This article was first published by the Infrastructure Journal on Sep 1st, 2010.
Regulation of natural resources industries has become tighter and more environmentally focused in recent years, occupying a prominent social, economic and political role. Canadian companies must keep on top of recent regulatory developments or else risk lagging behind.
This is exemplified by the furore surrounding the recent BP Deepwater Horizon oil spill disaster off the Gulf of Mexico. The dangerous exploratory techniques that lead to the explosion are arguably a direct result of the difficulty many oil and gas companies face in attempting to satisfy an increasing demand for energy using traditional onshore methods whilst also facing a stringent array of regulation.
That said, Canada is a hot bed of activity and worthy of attention, with its oil and gas sectors demonstrating greater growth than the US due in large measure to its oil sands reserves. According to a recent RBC Economics report Canada has a projected economic growth rate of 4.1 per cent in 2010 and 2.3 per cent in 2011. This growth is mainly a result of increased crude oil and mineral production, not just in the Alberta oil sands but elsewhere also. Exxon Mobil has to date invested CAD$1 billon in developing satellite gas fields as part of the Sable Island Offshore Energy Project and is searching for further gas-fields to develop.
With the Canada Nova Scotia Offshore Petroleum Board increasing incentives to attract companies to Canada for new exploration development, this article provides a summary of significant regulatory developments (and hurdles) in the Canadian oil and gas sector facing companies today and the factors that affect their business decisions on a legal and commercial level.
Exploration and extraction of oil and gas in Canada is subject to the dual layers of federal and provincial regulation. For the purposes of this article, attention is paid to federal regulation Where appropriate. On a very high level Canada’s regulations are geared towards a more long term approach of disaster prevention and recovery rather than to regulate commercial gains and activities in the short term.
Under the Canada Oil and Gas Operations Act, no drilling project is approved unless the operator’s drilling plans include robust safety, emergency response and environmental protection. These must meet the National Energy Board’s (NEB) approval. Every single project that is authorised by the Board must be safe for workers and the public and must protect the environment.
The Canadian Environmental Assessment Act and the Canada Oil and Gas Operations Act ensure that applications for offshore drilling projects are subject to a full and comprehensive environmental assessment. This is viewed to be a thorough and rigorous process that considers all relevant factors, including potential impacts from the project, accidents and malfunctions, as well as measures to prevent, mitigate and monitor those impacts.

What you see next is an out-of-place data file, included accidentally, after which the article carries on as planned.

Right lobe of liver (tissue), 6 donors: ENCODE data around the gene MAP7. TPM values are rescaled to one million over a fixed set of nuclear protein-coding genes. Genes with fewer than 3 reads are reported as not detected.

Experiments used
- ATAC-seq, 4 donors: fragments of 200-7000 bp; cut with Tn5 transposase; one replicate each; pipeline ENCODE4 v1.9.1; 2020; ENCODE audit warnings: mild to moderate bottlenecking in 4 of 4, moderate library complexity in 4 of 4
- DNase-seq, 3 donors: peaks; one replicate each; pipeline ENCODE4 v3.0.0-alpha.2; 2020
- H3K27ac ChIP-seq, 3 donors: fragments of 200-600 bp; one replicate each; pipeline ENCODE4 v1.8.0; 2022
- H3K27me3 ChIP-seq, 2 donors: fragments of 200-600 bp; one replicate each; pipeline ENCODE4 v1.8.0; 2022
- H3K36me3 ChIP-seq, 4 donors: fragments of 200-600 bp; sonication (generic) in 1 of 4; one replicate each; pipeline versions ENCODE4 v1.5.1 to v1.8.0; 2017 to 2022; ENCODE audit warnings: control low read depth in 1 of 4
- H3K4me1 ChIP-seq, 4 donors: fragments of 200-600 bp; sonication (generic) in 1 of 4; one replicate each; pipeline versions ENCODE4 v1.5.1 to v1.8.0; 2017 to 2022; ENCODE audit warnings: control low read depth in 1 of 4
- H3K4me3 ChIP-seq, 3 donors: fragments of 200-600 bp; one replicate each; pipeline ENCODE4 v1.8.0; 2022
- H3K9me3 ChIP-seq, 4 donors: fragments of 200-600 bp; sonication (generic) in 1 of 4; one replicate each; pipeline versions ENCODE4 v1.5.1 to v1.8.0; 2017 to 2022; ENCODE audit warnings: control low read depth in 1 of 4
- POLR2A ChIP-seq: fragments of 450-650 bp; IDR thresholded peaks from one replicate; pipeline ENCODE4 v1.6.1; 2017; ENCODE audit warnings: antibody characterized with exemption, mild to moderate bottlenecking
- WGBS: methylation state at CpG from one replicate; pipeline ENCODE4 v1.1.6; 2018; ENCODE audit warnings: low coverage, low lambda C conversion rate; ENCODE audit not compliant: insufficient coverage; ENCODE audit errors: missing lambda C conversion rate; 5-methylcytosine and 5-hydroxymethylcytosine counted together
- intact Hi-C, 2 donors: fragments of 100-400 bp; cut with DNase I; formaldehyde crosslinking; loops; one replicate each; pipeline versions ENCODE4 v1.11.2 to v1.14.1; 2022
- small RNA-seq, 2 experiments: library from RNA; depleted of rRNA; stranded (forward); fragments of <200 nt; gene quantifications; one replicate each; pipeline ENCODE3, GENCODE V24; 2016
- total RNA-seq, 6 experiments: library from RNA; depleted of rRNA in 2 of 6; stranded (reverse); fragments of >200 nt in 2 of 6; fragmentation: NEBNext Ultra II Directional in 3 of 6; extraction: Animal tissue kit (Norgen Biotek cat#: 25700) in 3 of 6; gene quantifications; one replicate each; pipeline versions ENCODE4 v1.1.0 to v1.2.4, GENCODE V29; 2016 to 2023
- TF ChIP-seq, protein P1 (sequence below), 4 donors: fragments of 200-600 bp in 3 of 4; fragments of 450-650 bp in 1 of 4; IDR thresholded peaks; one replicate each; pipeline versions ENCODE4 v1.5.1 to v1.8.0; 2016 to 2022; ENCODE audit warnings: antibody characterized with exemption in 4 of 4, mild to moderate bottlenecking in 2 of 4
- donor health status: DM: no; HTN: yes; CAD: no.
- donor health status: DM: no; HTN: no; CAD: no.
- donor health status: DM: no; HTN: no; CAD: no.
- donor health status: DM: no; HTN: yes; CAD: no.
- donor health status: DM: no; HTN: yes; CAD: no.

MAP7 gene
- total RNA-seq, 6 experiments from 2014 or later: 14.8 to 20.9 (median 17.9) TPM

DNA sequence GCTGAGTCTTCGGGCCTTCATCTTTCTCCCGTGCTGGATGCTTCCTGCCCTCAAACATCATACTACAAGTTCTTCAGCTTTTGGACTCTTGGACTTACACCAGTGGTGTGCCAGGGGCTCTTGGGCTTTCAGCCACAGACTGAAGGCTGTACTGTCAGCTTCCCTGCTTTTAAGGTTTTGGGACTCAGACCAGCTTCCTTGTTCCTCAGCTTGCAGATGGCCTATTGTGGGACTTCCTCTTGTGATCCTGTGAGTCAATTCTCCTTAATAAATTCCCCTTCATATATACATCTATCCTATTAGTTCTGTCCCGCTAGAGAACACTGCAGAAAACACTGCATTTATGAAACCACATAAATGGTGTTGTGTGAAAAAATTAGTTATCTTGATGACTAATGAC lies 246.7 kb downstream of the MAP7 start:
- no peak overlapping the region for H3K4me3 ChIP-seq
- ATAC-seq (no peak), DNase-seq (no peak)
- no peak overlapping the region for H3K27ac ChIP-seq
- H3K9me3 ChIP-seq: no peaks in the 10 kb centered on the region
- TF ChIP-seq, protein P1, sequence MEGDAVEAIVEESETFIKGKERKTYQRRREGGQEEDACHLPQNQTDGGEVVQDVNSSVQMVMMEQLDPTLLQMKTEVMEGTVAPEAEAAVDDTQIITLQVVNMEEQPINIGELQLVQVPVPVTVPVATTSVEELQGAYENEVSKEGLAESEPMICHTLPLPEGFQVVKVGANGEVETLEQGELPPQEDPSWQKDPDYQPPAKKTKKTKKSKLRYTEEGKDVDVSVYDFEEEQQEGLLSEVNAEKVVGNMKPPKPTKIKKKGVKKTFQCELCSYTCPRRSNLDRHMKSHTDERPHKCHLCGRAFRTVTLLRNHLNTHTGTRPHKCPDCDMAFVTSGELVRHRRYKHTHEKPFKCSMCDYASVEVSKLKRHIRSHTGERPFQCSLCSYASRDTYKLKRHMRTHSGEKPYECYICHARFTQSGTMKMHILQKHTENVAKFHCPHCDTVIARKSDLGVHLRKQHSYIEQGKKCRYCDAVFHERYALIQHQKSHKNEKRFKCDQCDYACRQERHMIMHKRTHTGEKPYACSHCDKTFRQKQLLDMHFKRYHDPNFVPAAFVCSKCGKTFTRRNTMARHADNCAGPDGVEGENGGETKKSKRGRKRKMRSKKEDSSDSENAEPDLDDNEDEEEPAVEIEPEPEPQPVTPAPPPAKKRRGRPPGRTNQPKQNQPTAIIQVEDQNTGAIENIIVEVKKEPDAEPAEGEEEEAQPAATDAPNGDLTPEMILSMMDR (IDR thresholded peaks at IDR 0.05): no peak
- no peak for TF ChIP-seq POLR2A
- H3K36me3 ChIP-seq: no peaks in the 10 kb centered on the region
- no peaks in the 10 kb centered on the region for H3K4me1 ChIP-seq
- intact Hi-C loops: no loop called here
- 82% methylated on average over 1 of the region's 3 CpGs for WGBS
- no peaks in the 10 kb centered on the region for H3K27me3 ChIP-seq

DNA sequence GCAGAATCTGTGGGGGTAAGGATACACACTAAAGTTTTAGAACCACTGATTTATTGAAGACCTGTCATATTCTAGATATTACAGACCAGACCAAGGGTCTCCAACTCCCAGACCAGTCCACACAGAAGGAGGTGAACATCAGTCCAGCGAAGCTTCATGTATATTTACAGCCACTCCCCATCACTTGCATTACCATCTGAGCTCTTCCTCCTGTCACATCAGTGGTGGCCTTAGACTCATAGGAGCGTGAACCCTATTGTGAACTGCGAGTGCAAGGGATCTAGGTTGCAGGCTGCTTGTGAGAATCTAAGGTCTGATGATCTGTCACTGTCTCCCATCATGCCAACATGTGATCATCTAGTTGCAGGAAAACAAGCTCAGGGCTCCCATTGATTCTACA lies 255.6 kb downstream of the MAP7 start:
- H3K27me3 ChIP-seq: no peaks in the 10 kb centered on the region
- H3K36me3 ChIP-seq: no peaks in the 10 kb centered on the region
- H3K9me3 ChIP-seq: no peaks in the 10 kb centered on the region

Furthermore any operator authorised under the Canada Oil and Gas Operations Act has full and primary responsibility to anticipate, prevent, mitigate and manage accidents and oil spills of all shapes and sizes. Canada’s oil and gas extraction industry spent CAD$2.8 billion on environmental issues in 2006, more than any other industry. These are largely made in response to an array of environmental regulations and conventions.
Canada Oil and Gas Drilling and Production Regulations require companies to have a management system to ensure compliance with the regulations and the Canada Oil and Gas Operations Act and are an amalgamation/modernisation of the Drilling Regulations and the Production and Conservation Regulations under the Canada Oil and Gas Operations Act (COGOA), the Canada-Newfoundland Atlantic Accord Implementation Act and the Canada Nova Scotia Offshore Petroleum Resources Accord Implementation Act (Offshore Accord Acts). Part 12 of the new regulations amend parts of the Canada Oil and Gas Certificate of Fitness Regulations, the Canada Oil and Gas Installations Regulations and repeals the Canada Oil and Gas Drilling Regulations.
In contrast to President Obama’s very vocal reaction to the BP Deepwater Horizon oil spill in the United States, Canada has not imposed a moratorium on future offshore deepwater drilling, with its Environment Minister citing the non-occurrence of such events in Canadian waters as an indication of ‘the strong regulatory environment that we have had with the National Energy Board (NEB)’.
Much like in Norway following the disaster, public pressure was great and a moratorium was considered, but ultimately the government continued with a large auction of its offshore exploration blocks, and a general moratorium was dismissed. Nevertheless, the Canadian government has commissioned a review to investigate the risks associated with offshore drilling and has issued a halt on Arctic drilling in the meantime.
Alberta Oil Sands
An interesting effect of the Deepwater Horizon oil spill can be found when looking at Canada’s famous oil sands, which boast reserves (containing a substance known as bitumen) second in size only to Saudi Arabia. Chevron has interests in oil sands’ projects at Athabasca and Ells River in Alberta and its net daily production in 2009 was 27,000 barrels of crude oil, 4 million cubic feet of natural gas and 26,000 barrels of bitumen from oil sands.
Furthermore the Athabasca Oil Sands Expansion Project is expected to increase the project’s bitumen production capacity to more than 255,000 barrels per day by late 2010. The oil sands have one large problem associated with them it is far more polluting to extract from than conventional sources. However, in light of the effects and costs associated with the BP oil spill, the environmental costs associated with bitumen are relatively manageable in comparison.